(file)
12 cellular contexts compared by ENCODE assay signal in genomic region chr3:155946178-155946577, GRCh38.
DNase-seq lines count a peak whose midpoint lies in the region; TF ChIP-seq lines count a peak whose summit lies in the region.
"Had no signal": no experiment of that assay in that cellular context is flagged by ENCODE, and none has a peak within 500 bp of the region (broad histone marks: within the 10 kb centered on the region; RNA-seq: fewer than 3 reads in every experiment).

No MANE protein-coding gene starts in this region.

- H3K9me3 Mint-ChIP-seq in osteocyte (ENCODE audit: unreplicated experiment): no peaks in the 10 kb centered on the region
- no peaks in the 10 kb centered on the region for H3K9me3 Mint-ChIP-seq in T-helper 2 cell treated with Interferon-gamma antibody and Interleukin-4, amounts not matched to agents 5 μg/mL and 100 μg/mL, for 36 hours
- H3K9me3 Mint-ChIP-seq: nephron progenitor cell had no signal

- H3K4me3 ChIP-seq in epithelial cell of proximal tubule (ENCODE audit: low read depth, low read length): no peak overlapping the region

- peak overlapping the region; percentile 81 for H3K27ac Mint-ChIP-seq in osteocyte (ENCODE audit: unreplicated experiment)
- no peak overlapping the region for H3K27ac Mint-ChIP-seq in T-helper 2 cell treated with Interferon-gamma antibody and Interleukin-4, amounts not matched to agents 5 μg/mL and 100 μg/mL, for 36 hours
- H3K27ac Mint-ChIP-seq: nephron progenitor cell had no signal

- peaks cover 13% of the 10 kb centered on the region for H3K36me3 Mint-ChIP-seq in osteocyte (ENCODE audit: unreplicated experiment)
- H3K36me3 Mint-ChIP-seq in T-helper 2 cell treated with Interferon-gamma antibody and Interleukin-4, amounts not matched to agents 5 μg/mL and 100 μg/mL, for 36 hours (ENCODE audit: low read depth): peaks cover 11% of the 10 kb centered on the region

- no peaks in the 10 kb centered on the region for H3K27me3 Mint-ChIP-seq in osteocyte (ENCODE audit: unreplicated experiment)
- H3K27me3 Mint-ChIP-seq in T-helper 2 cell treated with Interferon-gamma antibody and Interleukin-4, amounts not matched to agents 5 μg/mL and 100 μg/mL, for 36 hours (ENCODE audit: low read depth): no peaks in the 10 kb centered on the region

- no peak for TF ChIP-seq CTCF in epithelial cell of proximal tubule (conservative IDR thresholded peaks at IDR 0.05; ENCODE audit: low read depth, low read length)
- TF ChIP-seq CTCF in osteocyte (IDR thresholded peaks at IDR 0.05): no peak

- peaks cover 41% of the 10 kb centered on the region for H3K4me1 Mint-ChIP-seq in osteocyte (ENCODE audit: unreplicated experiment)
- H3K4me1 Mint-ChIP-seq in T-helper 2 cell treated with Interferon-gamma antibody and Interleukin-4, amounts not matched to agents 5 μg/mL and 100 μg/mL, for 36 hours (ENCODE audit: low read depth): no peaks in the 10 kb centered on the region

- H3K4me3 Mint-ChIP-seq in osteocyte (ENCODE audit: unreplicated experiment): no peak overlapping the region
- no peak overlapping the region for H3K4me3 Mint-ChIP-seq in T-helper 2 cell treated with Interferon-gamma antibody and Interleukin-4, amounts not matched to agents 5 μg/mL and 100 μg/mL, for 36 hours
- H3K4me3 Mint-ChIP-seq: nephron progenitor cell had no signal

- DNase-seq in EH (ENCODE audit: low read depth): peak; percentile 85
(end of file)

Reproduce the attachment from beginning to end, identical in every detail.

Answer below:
12 cellular contexts compared by ENCODE assay signal in genomic region chr3:155946178-155946577, GRCh38.
DNase-seq lines count a peak whose midpoint lies in the region; TF ChIP-seq lines count a peak whose summit lies in the region.
"Had no signal": no experiment of that assay in that cellular context is flagged by ENCODE, and none has a peak within 500 bp of the region (broad histone marks: within the 10 kb centered on the region; RNA-seq: fewer than 3 reads in every experiment).

No MANE protein-coding gene starts in this region.

- H3K9me3 Mint-ChIP-seq in osteocyte (ENCODE audit: unreplicated experiment): no peaks in the 10 kb centered on the region
- no peaks in the 10 kb centered on the region for H3K9me3 Mint-ChIP-seq in T-helper 2 cell treated with Interferon-gamma antibody and Interleukin-4, amounts not matched to agents 5 μg/mL and 100 μg/mL, for 36 hours
- H3K9me3 Mint-ChIP-seq: nephron progenitor cell had no signal

- H3K4me3 ChIP-seq in epithelial cell of proximal tubule (ENCODE audit: low read depth, low read length): no peak overlapping the region

- peak overlapping the region; percentile 81 for H3K27ac Mint-ChIP-seq in osteocyte (ENCODE audit: unreplicated experiment)
- no peak overlapping the region for H3K27ac Mint-ChIP-seq in T-helper 2 cell treated with Interferon-gamma antibody and Interleukin-4, amounts not matched to agents 5 μg/mL and 100 μg/mL, for 36 hours
- H3K27ac Mint-ChIP-seq: nephron progenitor cell had no signal

- peaks cover 13% of the 10 kb centered on the region for H3K36me3 Mint-ChIP-seq in osteocyte (ENCODE audit: unreplicated experiment)
- H3K36me3 Mint-ChIP-seq in T-helper 2 cell treated with Interferon-gamma antibody and Interleukin-4, amounts not matched to agents 5 μg/mL and 100 μg/mL, for 36 hours (ENCODE audit: low read depth): peaks cover 11% of the 10 kb centered on the region

- no peaks in the 10 kb centered on the region for H3K27me3 Mint-ChIP-seq in osteocyte (ENCODE audit: unreplicated experiment)
- H3K27me3 Mint-ChIP-seq in T-helper 2 cell treated with Interferon-gamma antibody and Interleukin-4, amounts not matched to agents 5 μg/mL and 100 μg/mL, for 36 hours (ENCODE audit: low read depth): no peaks in the 10 kb centered on the region

- no peak for TF ChIP-seq CTCF in epithelial cell of proximal tubule (conservative IDR thresholded peaks at IDR 0.05; ENCODE audit: low read depth, low read length)
- TF ChIP-seq CTCF in osteocyte (IDR thresholded peaks at IDR 0.05): no peak

- peaks cover 41% of the 10 kb centered on the region for H3K4me1 Mint-ChIP-seq in osteocyte (ENCODE audit: unreplicated experiment)
- H3K4me1 Mint-ChIP-seq in T-helper 2 cell treated with Interferon-gamma antibody and Interleukin-4, amounts not matched to agents 5 μg/mL and 100 μg/mL, for 36 hours (ENCODE audit: low read depth): no peaks in the 10 kb centered on the region

- H3K4me3 Mint-ChIP-seq in osteocyte (ENCODE audit: unreplicated experiment): no peak overlapping the region
- no peak overlapping the region for H3K4me3 Mint-ChIP-seq in T-helper 2 cell treated with Interferon-gamma antibody and Interleukin-4, amounts not matched to agents 5 μg/mL and 100 μg/mL, for 36 hours
- H3K4me3 Mint-ChIP-seq: nephron progenitor cell had no signal

- DNase-seq in EH (ENCODE audit: low read depth): peak; percentile 85